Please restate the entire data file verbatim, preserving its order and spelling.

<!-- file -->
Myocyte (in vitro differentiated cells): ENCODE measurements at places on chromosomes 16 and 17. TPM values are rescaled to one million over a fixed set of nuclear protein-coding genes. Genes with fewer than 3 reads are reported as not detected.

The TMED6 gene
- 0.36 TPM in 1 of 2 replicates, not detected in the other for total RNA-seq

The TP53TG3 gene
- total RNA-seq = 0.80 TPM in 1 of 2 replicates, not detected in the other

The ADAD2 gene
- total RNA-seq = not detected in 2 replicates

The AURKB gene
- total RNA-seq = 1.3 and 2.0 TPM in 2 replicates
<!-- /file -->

Myocyte (in vitro differentiated cells): ENCODE measurements at places on chromosomes 16 and 17. TPM values are rescaled to one million over a fixed set of nuclear protein-coding genes. Genes with fewer than 3 reads are reported as not detected.

The TMED6 gene
- 0.36 TPM in 1 of 2 replicates, not detected in the other for total RNA-seq

The TP53TG3 gene
- total RNA-seq = 0.80 TPM in 1 of 2 replicates, not detected in the other

The ADAD2 gene
- total RNA-seq = not detected in 2 replicates

The AURKB gene
- total RNA-seq = 1.3 and 2.0 TPM in 2 replicates